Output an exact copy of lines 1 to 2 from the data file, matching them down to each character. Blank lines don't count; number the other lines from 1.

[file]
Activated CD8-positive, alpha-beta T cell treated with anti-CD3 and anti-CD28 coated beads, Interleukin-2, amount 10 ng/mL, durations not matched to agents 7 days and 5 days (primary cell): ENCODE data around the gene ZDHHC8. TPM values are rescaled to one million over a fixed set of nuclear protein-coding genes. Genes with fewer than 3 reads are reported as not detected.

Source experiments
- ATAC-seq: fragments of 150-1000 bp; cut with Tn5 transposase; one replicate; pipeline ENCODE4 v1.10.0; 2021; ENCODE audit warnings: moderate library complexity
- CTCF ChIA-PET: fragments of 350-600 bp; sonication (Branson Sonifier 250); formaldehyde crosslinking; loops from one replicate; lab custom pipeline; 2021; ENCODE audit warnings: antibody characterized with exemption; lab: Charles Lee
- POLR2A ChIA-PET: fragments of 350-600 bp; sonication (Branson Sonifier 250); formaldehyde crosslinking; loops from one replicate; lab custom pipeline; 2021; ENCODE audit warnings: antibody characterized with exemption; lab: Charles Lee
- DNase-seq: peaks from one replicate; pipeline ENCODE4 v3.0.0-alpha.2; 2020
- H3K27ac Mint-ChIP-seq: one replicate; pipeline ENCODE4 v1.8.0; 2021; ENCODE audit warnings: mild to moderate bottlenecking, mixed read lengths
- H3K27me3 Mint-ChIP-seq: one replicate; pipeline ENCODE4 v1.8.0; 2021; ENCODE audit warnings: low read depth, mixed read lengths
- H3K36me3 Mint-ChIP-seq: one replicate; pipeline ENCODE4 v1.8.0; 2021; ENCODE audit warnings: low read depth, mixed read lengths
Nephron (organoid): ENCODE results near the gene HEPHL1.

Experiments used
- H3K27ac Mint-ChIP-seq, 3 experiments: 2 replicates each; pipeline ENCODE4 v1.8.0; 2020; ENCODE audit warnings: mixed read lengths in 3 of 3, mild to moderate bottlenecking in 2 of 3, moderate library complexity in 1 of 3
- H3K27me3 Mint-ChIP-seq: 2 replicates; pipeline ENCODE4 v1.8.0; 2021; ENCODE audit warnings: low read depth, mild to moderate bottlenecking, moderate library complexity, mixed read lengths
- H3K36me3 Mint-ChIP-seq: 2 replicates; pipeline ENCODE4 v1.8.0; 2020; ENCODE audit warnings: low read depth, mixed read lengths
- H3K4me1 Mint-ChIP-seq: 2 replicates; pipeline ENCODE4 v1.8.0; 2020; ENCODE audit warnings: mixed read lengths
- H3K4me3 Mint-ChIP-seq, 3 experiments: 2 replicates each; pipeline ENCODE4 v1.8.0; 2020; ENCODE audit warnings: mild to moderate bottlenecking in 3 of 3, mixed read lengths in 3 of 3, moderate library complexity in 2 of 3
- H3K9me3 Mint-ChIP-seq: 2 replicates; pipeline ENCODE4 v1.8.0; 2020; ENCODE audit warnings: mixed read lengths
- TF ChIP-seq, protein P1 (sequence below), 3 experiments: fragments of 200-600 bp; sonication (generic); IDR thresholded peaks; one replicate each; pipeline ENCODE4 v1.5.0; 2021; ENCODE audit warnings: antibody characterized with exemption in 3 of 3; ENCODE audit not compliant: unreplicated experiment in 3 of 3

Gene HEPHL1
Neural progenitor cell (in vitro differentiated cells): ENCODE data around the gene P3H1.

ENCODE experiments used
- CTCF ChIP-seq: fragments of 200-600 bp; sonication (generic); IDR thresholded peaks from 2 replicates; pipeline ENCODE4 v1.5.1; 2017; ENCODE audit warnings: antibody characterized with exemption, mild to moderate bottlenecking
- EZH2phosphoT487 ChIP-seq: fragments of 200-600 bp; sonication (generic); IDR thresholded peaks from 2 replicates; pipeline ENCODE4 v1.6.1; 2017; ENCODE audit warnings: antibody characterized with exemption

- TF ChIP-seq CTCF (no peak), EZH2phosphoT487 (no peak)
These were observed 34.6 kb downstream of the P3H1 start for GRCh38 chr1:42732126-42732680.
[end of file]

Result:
Activated CD8-positive, alpha-beta T cell treated with anti-CD3 and anti-CD28 coated beads, Interleukin-2, amount 10 ng/mL, durations not matched to agents 7 days and 5 days (primary cell): ENCODE data around the gene ZDHHC8. TPM values are rescaled to one million over a fixed set of nuclear protein-coding genes. Genes with fewer than 3 reads are reported as not detected.

Source experiments